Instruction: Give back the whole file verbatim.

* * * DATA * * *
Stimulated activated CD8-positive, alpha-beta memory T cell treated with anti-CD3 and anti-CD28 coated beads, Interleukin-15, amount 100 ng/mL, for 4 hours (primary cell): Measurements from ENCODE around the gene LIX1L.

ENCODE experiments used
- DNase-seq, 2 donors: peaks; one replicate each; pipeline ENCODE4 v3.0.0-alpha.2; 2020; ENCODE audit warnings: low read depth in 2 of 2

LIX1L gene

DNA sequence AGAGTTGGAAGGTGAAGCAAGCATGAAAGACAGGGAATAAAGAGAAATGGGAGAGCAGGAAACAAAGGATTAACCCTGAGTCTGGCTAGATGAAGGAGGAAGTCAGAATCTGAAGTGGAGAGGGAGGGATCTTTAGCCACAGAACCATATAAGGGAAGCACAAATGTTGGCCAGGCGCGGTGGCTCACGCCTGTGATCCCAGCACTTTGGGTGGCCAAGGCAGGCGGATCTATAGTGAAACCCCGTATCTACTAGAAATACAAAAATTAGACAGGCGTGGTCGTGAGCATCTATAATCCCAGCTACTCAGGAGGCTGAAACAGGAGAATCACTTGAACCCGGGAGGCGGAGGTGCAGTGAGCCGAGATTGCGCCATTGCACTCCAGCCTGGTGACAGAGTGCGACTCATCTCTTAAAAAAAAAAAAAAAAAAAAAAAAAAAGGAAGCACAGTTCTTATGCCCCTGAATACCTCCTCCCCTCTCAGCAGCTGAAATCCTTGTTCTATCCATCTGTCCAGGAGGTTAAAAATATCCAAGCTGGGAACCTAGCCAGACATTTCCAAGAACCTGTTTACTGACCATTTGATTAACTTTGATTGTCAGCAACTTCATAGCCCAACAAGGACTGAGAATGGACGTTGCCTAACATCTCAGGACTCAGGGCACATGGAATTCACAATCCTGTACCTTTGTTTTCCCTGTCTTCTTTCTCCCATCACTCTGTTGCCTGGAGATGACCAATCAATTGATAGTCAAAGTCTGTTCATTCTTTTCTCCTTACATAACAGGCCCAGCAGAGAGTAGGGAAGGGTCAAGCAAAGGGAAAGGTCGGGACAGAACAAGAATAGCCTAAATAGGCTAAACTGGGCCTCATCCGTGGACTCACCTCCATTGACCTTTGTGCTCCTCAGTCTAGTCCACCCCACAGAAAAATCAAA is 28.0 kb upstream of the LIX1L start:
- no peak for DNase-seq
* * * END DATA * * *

Stimulated activated CD8-positive, alpha-beta memory T cell treated with anti-CD3 and anti-CD28 coated beads, Interleukin-15, amount 100 ng/mL, for 4 hours (primary cell): Measurements from ENCODE around the gene LIX1L.

ENCODE experiments used
- DNase-seq, 2 donors: peaks; one replicate each; pipeline ENCODE4 v3.0.0-alpha.2; 2020; ENCODE audit warnings: low read depth in 2 of 2

LIX1L gene

DNA sequence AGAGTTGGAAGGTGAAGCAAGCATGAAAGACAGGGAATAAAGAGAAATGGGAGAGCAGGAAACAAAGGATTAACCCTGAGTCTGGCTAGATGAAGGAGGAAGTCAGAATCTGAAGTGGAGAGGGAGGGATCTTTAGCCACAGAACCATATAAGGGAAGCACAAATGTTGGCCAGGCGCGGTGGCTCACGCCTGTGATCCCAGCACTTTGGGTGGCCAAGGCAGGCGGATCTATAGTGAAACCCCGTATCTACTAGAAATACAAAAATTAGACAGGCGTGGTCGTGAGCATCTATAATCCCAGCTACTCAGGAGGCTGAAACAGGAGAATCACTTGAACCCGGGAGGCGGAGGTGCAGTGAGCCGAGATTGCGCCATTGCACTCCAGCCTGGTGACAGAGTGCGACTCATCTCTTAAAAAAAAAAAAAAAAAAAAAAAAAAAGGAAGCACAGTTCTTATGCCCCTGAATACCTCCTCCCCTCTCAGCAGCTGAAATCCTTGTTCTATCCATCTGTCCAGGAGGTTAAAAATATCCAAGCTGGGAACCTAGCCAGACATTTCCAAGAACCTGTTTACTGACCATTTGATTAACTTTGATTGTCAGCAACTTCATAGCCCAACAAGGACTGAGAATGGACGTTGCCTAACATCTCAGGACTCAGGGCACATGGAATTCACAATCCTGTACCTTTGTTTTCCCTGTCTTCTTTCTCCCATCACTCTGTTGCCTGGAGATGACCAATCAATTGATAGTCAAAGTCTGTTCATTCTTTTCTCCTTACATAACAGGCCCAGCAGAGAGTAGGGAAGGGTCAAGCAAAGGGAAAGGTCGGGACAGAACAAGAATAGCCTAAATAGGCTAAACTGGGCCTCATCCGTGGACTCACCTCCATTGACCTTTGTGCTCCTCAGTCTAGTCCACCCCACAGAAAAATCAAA is 28.0 kb upstream of the LIX1L start:
- no peak for DNase-seq